Samples with DS < 2

The glucan (1200 mg, 7.4 mmol glc 100 kDa pullulan or 6 kDa dextran) was dissolved in water, and NaOH (60 mg, 0,2 equiv/glc) and acrylonitrile (1,941 μL, 4 equiv/glc) were added. In syntheses of CED-2 and CEP-2 1 mL, acetone was added. The mixture was stirred at 45 °C for 30 min. The product was purified from low-molecular-weight reagents and by-products by dialysis and freeze dried.

Samples with DS > 2

According to Onda [4], acrylonitrile (4.65 mL, 23 equiv/glc) and acetone (4.75 mL) were added to a solution of the polysaccharide (500 mg, 3.08 mmol glc 100 kDa pullulan or 6 kDa dextran) in water and NaOH (250 mg, 2 equiv/glc). The solution was stirred for 24 h at rt. The product was dissolved by the addition of acetone and precipitated by adding water three times.

Elementary analysis: CED-1: C, 47.65; H, 6.12; N, 5.79; CED-2: C, 50.06; H, 5.82; N, 8.53; CED-3: C, 54.60; H, 5.96; N, 12.23; CEP-1: C, 47.08; H, 6.27; N, 5.99; CEP-2: C, 50.10; H, 6.02, N 8.10; CEP-3: C, 54.55; H, 6.23; N, 11.41.

IR (diamant–ATR): [Graphic 2] = 3465 (s, OH, depending on DS), 2923, 2893 (m, CH, CH2, aliph.), 2252 (w, C≡N, nitrile), 1640 (m, OH), 1167, 1467, 1409, 1324, 1271 (m, CH), 1099, 1009 (s, C-O).

1H NMR of CED-1 and CED-2: 1H NMR (D2O, 300 MHz) δ (ppm) 5.19 (1H, H-1,substituted at position 2), 5.00 (1H, H-1, unsubstituted), 4.20–3.37 (6H + DS × 2H, H-2,3,4,5,6a,b + OCH2), 2.82 (2H, CH2CN); CED-3: 1H NMR (DMSO-d6, 400 MHz) δ (ppm) 5.03 (1H, H-1), 5.40–4.64 OH-4, OH-3, OH-2 overlapped by H-1 shifted due to substitution), 4.10–3.62 (6H + DS × 2H, H-2,3,4,5,6,ab + OCH2), 2.76 (2H, CH2CN).

1H NMR of CEP-1 and CEP-2: 1H NMR (D2O, 300 MHz) δ (ppm) 5.77–4.86 (OH-2, OH-3, of glucosyl unit A, B and C + H-1, substituted and unsubstituted of glucosyl unit A, B and C), 4.21–3.36 (6H, H-2,3,4,5,6,a,b + OCH2), 2.80 (2H, CH2CN); CEP-3: 1H NMR (DMSO-d6, 400 MHz) δ (ppm) 5.95–4.75 (OH-2, OH-3, of glucosyl unit A, B and C + H-1, substituted and unsubstituted, glucosyl unit A,B and C), 4.11–3.20 (6H, H-2,3,4,5,6,a,b + OCH2), 2.77 (2H, CH2CN).

Monomer analysis of cyanoethylpolysaccharides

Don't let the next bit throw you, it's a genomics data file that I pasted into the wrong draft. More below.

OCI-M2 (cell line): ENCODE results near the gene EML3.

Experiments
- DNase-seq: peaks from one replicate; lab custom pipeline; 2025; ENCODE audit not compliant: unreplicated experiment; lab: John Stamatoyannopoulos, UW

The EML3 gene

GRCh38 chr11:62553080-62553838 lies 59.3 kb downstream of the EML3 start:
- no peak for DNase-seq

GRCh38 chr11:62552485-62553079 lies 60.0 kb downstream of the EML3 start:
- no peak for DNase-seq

The monomer composition of cyanoethyl derivatives was determined by GLC (twofold determination) after hydrolysis and trimethylsilylation according to [3]. The effective carbon response concept was applied for quantitative GLC–FID evaluation [37]. Peak areas were corrected by multiplication with the following factors: TMS O-CE/O-TMS-Glc: un- ≡ 1.0000, mono- 1.0694, di- 1.1491, and trisubstituted 1.2416; carboxyethyl-TMS-ester (from hydrolysis of the nitrile group): mono- 0.9250, di- 0.9840 (CH2CH2COOTMS/CE), 0.8605 (2 × CH2CH2COOTMS), trisubstituted 1.0511 (2 × CH2CH2COOTMS/CE).

Preparation of nanoscaled structures

Iron nanoparticle dispersion

A solution of a mixture of Fe(II) and Fe(III) chlorides in a molar ratio of 1.7:1.0 was prepared in distilled water. Aqueous ammonia solution (25 mL, 25%) was added and the mixture was heated at 70 °C for 30 min. After ultrasonic treatment the resulting particles were fixed with strong magnets, and the nonmagnetic products were removed by washing with distilled water three times and adjusted to pH 2.1 with HCl [17,40,41].

Polysaccharide nanoparticles

Polysaccharide (20 mg) was dissolved in 5 mL DMSO. Nanoparticles of cyanoethylglucans were prepared by a dialysis process against water [12]. For entrapping of iron oxide nanoparticles, various portions were mixed with the cyanoethylpolysaccharides before dialysis.


The authors are thankful to Dr. Ilka Grabs and Prof. Dr. Georg Garnweitner, Institute for Particle Technology, TU Braunschweig, for fruitful discussions and the opportunity of using their DLS instrument. Furthermore, the authors thank Prof. Dr. Thomas Heinze, Friedrich-Schiller-Universität Jena, for the introduction to the preparation of ferromagnetic nanoparticels. Thanks also go to Mrs. Christiane Schmidt, Institute for Ecological Chemistry, TU Braunschweig, for performing ICP-OES measurements, and Dennis Rosebrock, Institute for Robotics and Process Control, TU Braunschweig for the image data processing program.